I Get by with a Little Help from My Friends
Updated: Sep 19, 2020
Three years ago, I began the research for my camp meeting book, Two Weeks Every Summer. Made my husband drive around all one Saturday, so I could take photos of some of the oldest buildings in the area. They are fast disappearing. As I really dove into the research, using the library’s county history section, various online websites, books written by local historians, old maps and old photographs, I began to realize that although I’d been a resident here since 1975, there was a lot about the history that I hadn’t known.
Now I’ve finished writing the twenty stories that – hopefully – create a window into what people’s lives were like over the past 190 years. I’m done with the creative part and working on the technical aspect. Getting the book edited, formatted, and designing the book cover.
I’ve written four other books. I’ve been down this path before. But this time feels different. Maybe because I’ve worked on the book for so long. Maybe because of the events of this year – the quarantine, being forced to spend most of my time cooped up at home. Maybe because, this time, I’m so much hoping that I’ve created something that’s lasting, that will be around after I’m gone. These stories have been a joy to write. (Frustrating at time, yes! But a joy.) They are entirely fictional, yet so much inspired by the history of the Rock Spring camp meeting, and the history of this area – Denver, Terrell, Sherrills Ford – and even the history of the United States. They include references to three wars, a famous and devastating flood, a fire and an earthquake, changes in fashions, lifestyles, technology and expectations. The characters have become real to me, and I care about how they will be received by the readers.
Today, there was a photo shoot over at the campground. This is a new experience for me. My previous books used either stock photos or a family photo taken years ago. This time I went about recreating a photo taken at camp meeting in 2012, which has always inspired me, but which had technical issues that made it unsuitable. We got together, me and my crew, and set things up. Hung a porch swing, laid down some carpeting, set out plants and chairs, worried about the intensity of sun and shade. The ‘we’ included my husband, Matt, my daughter-in-law Brittany (our photographer), my niece Blythe (our model), and my sister, Jacki, who is one of the owners of the tent and also served as key grip, props master and best boy. All of them there on a hot, humid morning to help me bring a dream to life.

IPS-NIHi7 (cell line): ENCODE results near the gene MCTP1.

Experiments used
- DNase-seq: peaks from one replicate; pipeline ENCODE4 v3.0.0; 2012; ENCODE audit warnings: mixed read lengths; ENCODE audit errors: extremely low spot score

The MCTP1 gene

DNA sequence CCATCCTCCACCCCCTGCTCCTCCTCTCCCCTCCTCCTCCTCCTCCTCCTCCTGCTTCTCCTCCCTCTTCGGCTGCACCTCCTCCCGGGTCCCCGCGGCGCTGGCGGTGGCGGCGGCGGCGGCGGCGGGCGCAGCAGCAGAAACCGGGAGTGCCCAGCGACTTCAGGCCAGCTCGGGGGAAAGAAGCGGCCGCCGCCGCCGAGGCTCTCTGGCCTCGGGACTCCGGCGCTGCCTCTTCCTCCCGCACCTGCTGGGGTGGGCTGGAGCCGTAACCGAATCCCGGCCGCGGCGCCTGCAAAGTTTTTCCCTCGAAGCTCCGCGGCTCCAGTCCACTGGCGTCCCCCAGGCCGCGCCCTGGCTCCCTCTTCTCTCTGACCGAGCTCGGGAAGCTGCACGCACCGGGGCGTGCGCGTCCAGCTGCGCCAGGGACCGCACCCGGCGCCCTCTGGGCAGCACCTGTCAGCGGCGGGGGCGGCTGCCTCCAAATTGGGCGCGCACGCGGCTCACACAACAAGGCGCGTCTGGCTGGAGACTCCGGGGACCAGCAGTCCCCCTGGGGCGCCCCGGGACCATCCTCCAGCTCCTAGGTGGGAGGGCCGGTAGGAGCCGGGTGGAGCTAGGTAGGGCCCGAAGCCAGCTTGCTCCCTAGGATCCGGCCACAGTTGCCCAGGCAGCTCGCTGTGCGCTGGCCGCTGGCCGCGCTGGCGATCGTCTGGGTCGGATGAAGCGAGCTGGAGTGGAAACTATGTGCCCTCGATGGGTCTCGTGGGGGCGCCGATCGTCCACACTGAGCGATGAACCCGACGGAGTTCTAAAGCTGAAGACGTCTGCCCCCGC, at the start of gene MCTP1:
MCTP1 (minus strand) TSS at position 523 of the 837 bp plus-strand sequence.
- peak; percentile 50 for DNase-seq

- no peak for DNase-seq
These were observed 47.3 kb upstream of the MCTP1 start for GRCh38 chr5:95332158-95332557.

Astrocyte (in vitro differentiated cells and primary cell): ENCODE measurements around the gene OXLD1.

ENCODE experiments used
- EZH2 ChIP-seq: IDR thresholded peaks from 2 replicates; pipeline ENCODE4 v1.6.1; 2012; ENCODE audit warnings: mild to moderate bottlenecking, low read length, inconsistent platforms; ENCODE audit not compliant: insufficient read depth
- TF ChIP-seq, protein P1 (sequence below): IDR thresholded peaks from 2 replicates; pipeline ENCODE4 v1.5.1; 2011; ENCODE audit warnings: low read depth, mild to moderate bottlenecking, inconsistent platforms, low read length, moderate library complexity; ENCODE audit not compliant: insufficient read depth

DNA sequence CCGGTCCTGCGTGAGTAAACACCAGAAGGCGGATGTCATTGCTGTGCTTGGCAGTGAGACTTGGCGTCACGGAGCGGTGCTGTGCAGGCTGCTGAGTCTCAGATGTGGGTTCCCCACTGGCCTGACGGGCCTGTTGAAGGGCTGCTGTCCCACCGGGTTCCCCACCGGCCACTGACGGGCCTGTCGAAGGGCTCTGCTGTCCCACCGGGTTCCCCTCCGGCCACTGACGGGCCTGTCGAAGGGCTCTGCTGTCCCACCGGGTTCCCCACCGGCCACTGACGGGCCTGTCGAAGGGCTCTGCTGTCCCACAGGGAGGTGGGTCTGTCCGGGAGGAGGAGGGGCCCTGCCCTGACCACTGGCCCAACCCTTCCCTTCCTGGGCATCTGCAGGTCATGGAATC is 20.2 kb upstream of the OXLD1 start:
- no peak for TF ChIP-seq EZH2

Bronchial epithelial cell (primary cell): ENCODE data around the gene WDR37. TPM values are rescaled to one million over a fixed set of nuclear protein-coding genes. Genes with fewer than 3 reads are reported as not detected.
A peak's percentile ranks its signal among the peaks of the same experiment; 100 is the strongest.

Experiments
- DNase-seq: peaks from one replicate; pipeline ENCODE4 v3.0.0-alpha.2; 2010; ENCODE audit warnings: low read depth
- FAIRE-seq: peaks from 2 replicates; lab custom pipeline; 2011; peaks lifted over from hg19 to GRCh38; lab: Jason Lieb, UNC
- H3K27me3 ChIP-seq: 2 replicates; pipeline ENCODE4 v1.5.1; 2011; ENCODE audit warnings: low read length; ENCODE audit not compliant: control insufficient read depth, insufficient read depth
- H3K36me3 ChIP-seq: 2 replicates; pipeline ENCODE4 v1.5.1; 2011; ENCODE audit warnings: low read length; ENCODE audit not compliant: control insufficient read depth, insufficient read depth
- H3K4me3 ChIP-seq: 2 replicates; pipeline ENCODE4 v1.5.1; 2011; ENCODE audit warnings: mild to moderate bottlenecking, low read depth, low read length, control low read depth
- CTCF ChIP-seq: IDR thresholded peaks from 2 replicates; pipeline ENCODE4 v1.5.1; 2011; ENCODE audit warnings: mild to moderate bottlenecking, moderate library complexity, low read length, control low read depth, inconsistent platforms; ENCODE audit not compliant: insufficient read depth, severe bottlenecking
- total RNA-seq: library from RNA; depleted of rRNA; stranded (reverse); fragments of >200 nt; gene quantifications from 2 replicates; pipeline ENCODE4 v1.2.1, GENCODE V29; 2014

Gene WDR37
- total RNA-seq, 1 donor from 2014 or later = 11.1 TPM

So, yes, I get by with a little help from my friends. My very supportive family, my editor, various people in the community who’ve helped me with research, the Eastern Lincoln Historical Society, the Charles Jonas Library writers’ group, and the Florence Shanklin Library book club, who actually gave me the impetus for writing the book when I learned they would be reading and reviewing one of my other books at a club meeting. I knew I’d be asked whether I had anything else in the works, and I didn’t want to say No. A writer (well, this writer, anyway) can fluctuate wildly between confidence and a terrible lack thereof, so none of this could have been possible without these friends.
I’m not going to show you the cover photo quite yet. But watch this space.